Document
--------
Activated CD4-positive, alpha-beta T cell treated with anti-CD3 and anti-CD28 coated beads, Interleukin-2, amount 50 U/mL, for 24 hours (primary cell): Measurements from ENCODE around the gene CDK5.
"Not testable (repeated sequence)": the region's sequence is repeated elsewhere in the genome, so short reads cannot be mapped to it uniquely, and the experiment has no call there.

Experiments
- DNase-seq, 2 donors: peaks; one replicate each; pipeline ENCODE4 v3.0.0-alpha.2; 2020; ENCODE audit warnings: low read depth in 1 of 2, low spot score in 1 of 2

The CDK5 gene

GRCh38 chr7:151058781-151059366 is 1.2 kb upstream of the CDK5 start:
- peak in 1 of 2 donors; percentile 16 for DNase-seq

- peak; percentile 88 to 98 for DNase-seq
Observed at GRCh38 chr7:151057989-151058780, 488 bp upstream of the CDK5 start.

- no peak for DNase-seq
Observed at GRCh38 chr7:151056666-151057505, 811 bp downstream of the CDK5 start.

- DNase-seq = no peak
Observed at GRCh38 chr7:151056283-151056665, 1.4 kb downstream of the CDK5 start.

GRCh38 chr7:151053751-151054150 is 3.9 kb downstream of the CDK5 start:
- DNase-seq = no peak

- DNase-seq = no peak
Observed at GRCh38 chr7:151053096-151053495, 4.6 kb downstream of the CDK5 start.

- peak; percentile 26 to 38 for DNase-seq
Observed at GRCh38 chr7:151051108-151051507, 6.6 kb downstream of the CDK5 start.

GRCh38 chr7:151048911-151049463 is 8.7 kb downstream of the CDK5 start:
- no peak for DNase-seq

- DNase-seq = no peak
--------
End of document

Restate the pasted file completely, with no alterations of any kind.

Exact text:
Activated CD4-positive, alpha-beta T cell treated with anti-CD3 and anti-CD28 coated beads, Interleukin-2, amount 50 U/mL, for 24 hours (primary cell): Measurements from ENCODE around the gene CDK5.
"Not testable (repeated sequence)": the region's sequence is repeated elsewhere in the genome, so short reads cannot be mapped to it uniquely, and the experiment has no call there.

Experiments
- DNase-seq, 2 donors: peaks; one replicate each; pipeline ENCODE4 v3.0.0-alpha.2; 2020; ENCODE audit warnings: low read depth in 1 of 2, low spot score in 1 of 2

The CDK5 gene

GRCh38 chr7:151058781-151059366 is 1.2 kb upstream of the CDK5 start:
- peak in 1 of 2 donors; percentile 16 for DNase-seq

- peak; percentile 88 to 98 for DNase-seq
Observed at GRCh38 chr7:151057989-151058780, 488 bp upstream of the CDK5 start.

- no peak for DNase-seq
Observed at GRCh38 chr7:151056666-151057505, 811 bp downstream of the CDK5 start.

- DNase-seq = no peak
Observed at GRCh38 chr7:151056283-151056665, 1.4 kb downstream of the CDK5 start.

GRCh38 chr7:151053751-151054150 is 3.9 kb downstream of the CDK5 start:
- DNase-seq = no peak

- DNase-seq = no peak
Observed at GRCh38 chr7:151053096-151053495, 4.6 kb downstream of the CDK5 start.

- peak; percentile 26 to 38 for DNase-seq
Observed at GRCh38 chr7:151051108-151051507, 6.6 kb downstream of the CDK5 start.

GRCh38 chr7:151048911-151049463 is 8.7 kb downstream of the CDK5 start:
- no peak for DNase-seq

- DNase-seq = no peak